I’ve so far composed 17 blog-posts about the BBC series The Last Kingdom, inspired by the Bernard Cornwell books. I’ve been sympathetic regarding some dimensions of the show’s portrayal of life and death in the late 9th century, and extremely critical of others. Strikingly, of significant relevance to my research interests, I have commented on the cremation of a Cornish queen Iseult, with King Alfred looking on, as a pagan way of death in the first season of the show. (Incidentally, the show Vikings shows the West Saxon Christians also burning their dead as a last resort during their exile in the fens).
In episode 2 of Season 3, Uhtred conducts his very own cremation ceremony for his dead wife Gisela: digging up her body from her ‘Christian’ grave and burning it, seemingly giving her with a ‘pagan’ death ritual.
The Last Kingdom and Vikings both portray a world of ethnic and religious oppositions and, like old-fashioned academic literature on the subject, cremation is often characterised as ‘pagan’ and ‘Norse’. Uhtred as a hero sits between and navigates these opposing worlds and his treatment of Gisela is part of a broader plot line where he moves in and out of favour with the Christian kingdom of Wessex.
Having said that, as mentioned above, Season 1 of TLK incorporates the potential of cremation being retained as a pagan ‘Celtic’ disposal practice in western Britain into the 9th century. A further pertinent dimension is how TLK has already visualised pagan graves as something different from, if proximal to, Christian burial grounds, and that pagans might anticipate interaction with graves, including necromancy.
The second-funeral of Gisela in Season 3 thus conjoins these themes: cremation is not passively pagan, but defiantly so in opposition to Christian burial. Meanwhile, cremation incorporates a mode of post-burial interaction with the cadaver.
There are further dimensions worthy of note. The cremation takes place in ‘secret’ at night, with Uhtred and the pagan Dane Sihtric digging up the body of Mildrid without an audience or rituals. Only the loyal Hild is the only other official witness of their behaviour. Inevitably, the cremation cliche of Hollywood is the focus of attention, with the burning of the body perceived as pivotal and no attention afforded to the subsequent investigation, translation and burial of ashes and their marking and memorialisation. Yet this secrecy does not hold and they are witnessed, the funeral serving to estrange Uhtred from Wessex. In this regard, cremation is shown as a counter-Christian statement in which bodies and burials are contested spaces.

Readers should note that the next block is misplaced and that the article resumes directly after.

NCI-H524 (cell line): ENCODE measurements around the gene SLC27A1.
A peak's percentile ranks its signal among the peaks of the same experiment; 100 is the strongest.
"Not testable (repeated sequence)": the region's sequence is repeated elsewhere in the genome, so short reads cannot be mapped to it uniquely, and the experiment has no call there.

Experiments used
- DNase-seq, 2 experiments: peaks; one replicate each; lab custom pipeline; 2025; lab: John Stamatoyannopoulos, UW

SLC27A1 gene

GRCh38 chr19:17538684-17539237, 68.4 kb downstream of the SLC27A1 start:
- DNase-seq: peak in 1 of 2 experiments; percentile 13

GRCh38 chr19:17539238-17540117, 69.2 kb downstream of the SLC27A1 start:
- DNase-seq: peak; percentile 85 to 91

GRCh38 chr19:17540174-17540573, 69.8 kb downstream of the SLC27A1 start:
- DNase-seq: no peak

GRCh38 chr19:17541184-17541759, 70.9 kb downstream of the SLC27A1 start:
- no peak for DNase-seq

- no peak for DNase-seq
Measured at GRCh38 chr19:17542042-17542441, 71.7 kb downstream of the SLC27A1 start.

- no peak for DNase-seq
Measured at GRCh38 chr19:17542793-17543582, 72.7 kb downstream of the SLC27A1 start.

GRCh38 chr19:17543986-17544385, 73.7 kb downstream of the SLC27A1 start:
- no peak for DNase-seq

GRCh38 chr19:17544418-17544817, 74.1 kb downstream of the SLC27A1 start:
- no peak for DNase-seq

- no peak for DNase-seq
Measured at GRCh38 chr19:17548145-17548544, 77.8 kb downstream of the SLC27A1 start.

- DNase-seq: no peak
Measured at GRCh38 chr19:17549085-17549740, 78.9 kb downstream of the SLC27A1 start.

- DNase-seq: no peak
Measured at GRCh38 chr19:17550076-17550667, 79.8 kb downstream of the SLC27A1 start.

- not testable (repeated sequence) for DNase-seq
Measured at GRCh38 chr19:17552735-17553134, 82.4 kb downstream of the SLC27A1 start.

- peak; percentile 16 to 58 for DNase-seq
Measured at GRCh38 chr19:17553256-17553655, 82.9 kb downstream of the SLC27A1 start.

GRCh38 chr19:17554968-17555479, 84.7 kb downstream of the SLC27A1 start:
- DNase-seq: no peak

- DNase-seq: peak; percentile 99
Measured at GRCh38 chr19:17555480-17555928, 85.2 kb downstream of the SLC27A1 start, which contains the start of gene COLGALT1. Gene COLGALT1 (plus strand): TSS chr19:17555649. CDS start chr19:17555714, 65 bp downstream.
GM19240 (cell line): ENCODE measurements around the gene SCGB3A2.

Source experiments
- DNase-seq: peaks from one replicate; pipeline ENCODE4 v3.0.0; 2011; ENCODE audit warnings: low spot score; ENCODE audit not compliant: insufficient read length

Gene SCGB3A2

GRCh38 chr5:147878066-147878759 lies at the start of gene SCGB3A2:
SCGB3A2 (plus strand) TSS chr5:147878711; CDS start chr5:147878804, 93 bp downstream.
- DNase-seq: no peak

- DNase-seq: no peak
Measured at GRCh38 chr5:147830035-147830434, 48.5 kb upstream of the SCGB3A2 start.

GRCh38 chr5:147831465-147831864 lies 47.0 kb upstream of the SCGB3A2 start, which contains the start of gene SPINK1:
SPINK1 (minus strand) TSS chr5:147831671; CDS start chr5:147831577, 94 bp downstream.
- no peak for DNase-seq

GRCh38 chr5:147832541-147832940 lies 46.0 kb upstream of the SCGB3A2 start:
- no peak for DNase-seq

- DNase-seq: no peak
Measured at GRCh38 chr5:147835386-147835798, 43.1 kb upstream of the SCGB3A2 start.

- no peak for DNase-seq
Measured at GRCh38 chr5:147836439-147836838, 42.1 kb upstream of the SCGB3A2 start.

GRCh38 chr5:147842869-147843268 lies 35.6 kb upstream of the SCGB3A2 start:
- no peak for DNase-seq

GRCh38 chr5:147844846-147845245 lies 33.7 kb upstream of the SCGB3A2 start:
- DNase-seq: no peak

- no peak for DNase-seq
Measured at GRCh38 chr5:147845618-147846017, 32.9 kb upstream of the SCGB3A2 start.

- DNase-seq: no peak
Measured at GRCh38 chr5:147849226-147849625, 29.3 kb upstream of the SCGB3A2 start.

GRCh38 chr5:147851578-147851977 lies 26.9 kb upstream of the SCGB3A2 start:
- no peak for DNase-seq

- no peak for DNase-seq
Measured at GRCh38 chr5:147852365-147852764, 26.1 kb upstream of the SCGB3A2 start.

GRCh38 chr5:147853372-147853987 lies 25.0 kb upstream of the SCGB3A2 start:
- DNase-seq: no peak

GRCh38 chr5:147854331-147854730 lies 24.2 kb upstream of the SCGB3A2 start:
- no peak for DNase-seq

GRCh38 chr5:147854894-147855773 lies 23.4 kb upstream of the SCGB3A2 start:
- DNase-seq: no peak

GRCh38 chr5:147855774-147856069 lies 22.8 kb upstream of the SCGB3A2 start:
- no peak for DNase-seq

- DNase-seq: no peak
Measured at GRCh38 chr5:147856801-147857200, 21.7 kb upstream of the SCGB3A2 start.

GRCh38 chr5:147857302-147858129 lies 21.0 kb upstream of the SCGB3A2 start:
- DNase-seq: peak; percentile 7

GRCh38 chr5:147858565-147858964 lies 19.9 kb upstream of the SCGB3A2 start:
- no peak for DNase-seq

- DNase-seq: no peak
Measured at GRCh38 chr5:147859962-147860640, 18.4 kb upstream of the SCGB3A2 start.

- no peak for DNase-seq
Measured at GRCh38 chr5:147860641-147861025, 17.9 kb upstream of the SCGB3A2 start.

Another dimension is the watery context: death is repeatedly shown in Vikings and The Last Kingdom as a riverside and lakeside occurrence. Being reflected in water is very much part of the burial and cremation aesthetic.
There is a gendered theme coming through too: Uhtred has now burned two women he has loved. Is cremation somehow ‘female’ as well as ‘pagan’ in the show’s imaginative portrayal of the late 9th century?
Archaeologically, the only significant evidence for Viking-period cremation practices come from the unique barrow cemetery at Heath Wood, Ingleby, Derbyshire, and dating to the late 9th and perhaps persisting into the early 10th century AD. So the TLK portrayal is ‘not wrong’, and does respect and relate to archaeological data, but not in a direct and precise way. The idea of digging up Christian graves and burning the dead is known from later medieval Estonia as a pagan act of resistance to aggressive missionary activity, so again, there are resonances with the medieval past in this representation.